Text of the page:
In the Solar System there is as apparent relationship between the relative abundance of ice, rock, or gas and planet mass. This can be seen in the image to the left. Given these different compositions, scientists (such as professor Sara Seager) can begin to categorize the different types of atmospheres, and predict what we might expect from an atmosphere on a given type of planet. Although the relationship between mass and composition is quite strong in our solar system, scientists are finding that the composition and mass distribution of planets likely fills the entire range of possibilities shown in the image to the left. Still, exoplanet atmospheres can be roughly grouped in the following categories:
1) Hydrogen and Helium dominated
Throughout the Milky Way galaxy, the average composition of all visible matter is roughly 75% hydrogen and 25% helium (1-3% comes from other elements). Planets which are dominated by hydrogen and helium, similar to the gas giants in our solar system, will likely have these same elemental composition ratios, which would indicate that they are formed primarily by capture from the protoplanetary nebula (or by planet formation from gravitational collapse).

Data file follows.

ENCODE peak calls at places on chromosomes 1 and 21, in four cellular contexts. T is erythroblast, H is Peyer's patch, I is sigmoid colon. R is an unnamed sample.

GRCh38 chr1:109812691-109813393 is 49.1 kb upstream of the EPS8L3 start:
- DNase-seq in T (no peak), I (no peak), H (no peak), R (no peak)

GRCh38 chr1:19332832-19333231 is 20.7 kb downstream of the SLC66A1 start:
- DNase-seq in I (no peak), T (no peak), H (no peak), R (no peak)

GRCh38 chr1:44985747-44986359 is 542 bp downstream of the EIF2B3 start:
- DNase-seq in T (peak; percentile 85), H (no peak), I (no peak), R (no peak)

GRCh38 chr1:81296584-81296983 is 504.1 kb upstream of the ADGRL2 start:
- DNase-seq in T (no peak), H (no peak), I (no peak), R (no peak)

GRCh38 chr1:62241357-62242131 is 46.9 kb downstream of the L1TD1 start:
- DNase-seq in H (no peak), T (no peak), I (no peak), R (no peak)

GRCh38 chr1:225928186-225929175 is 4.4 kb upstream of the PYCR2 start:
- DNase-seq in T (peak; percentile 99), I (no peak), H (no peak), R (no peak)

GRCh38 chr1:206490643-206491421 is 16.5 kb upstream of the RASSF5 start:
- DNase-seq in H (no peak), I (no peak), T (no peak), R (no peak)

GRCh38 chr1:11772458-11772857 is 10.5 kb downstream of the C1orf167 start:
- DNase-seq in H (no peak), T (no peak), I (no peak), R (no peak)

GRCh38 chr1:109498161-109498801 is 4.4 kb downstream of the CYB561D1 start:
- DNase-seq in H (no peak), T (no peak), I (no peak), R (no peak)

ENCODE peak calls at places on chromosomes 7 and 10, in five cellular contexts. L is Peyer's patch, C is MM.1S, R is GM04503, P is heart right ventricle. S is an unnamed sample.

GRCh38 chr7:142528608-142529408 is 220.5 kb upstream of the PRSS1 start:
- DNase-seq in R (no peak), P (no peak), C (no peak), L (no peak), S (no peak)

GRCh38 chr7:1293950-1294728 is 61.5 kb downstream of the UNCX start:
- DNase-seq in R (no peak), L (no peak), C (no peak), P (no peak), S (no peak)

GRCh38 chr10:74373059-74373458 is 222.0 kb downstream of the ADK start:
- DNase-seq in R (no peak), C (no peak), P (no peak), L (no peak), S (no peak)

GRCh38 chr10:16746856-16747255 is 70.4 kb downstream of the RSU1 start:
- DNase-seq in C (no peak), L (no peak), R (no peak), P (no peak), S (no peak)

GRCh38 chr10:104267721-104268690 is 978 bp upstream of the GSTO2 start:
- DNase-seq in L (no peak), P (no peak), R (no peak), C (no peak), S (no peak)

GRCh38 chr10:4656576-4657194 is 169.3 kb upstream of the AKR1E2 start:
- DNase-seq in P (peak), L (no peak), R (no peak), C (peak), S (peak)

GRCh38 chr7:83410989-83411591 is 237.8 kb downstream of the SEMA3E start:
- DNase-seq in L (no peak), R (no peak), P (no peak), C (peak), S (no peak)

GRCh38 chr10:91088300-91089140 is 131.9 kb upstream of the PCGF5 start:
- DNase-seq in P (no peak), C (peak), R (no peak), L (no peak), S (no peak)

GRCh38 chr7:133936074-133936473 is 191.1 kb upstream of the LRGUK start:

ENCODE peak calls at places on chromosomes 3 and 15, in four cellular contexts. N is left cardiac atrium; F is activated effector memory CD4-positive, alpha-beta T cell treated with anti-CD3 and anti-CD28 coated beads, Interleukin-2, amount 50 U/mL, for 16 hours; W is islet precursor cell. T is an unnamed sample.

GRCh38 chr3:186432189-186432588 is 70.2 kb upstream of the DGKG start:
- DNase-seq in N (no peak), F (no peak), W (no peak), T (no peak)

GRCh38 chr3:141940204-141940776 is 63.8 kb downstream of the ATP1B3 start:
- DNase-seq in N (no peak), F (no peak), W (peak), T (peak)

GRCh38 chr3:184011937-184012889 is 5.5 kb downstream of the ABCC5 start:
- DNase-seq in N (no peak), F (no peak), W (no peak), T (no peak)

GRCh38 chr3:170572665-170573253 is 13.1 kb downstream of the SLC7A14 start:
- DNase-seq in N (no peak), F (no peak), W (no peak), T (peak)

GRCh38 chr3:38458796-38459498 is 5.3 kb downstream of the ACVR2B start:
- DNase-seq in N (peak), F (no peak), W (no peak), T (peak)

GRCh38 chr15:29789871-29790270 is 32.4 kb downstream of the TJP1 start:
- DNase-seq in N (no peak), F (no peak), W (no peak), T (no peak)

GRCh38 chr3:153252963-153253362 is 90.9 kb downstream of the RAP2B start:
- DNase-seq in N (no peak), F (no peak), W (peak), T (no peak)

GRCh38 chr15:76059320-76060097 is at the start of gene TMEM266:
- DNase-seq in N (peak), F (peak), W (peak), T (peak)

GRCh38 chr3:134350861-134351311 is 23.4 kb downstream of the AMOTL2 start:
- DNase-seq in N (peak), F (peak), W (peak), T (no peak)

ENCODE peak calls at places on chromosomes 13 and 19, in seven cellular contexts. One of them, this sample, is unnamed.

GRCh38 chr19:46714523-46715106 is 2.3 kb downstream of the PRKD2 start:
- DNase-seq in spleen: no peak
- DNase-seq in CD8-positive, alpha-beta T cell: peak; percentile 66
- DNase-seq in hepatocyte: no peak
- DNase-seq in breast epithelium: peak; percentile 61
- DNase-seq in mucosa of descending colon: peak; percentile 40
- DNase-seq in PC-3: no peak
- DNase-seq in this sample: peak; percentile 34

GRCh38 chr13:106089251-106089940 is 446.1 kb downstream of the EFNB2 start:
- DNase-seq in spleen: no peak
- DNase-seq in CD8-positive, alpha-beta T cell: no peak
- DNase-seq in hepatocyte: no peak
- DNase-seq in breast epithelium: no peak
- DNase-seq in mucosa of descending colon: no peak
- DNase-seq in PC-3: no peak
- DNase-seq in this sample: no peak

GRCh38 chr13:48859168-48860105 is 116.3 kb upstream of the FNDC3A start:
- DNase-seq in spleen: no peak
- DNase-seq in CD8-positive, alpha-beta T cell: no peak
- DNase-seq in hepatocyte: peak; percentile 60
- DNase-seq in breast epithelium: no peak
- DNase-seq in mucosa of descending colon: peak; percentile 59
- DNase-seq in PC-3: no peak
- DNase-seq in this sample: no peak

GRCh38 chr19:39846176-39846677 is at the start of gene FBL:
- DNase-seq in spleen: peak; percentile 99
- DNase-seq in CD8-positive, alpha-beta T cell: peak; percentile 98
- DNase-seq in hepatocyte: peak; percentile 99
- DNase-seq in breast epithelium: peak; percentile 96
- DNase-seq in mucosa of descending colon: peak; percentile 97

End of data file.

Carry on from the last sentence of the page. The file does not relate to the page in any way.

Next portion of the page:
2) Hydrogen-rich Outgassed Atmospheres
Other planets will have atmospheres that are made of up of something other than captured cosmic material; some of these planets will have outgassed material from an icy or rocky surface. If the planet is massive enough, outgassed hydrogen can become trapped in the planet's atmosphere, and the atmosphere itself can be composed of up to 50% hydrogen by weight. These hydrogen rich atmopheres will likely contain Hydrogen gas (H2), naturally occurring water (H2O), and methane (CH4) or carbon monoxide (CO), but not the carbon dioxide (CO2) or nitrogen gas (N2) that is seen in the terrestrial planets in our Solar System. Helium would also not likely be present, since this element is not trapped in rock and therefore would not be outgassed into the atmposphere.
3) Carbon Dioxide-rich Outgassed Atmospheres
These outgassed atmospheres are similar to those above, except that they have lost their hydrogen and helium and are dominated by carbon dioxide (CO2). On Earth, our atmosphere could potentially be in this category except that CO2 became dissolved in our oceans and sequestered in limestone sedimentary rocks, leaving nitrogen (N2)as the dominant atmospheric gas. In these atmospheres, signs of water molecules (H2O) may indicate a liquid water ocean.
4) Hot Super-Earths Lacking Volatiles
This category is reserved for atmospheres that are very hot. When atmospheric temperatures reach 1,500 degrees Kelvin, these hot Super Earths will lose their hydrogen and other volatiles such as carbon, nitrogen, oxygen, and sulphur. Instead, these atmospheres would likely be composed of silicates and other refractory elements such as calcium, aluminum, and titanium.
5) Atmosphereless Planets
The final category includes planets that have been unable to retain any significant atmosphere. Less massive planets, very hot planets, planets without active outgassing, and planets subject to strong solar winds can potentially find themselves in this category.
In the end, the actual planet atmospheric composition depends on the interior composition of the planet, the mass and temperature of the planet, and the planet evolution.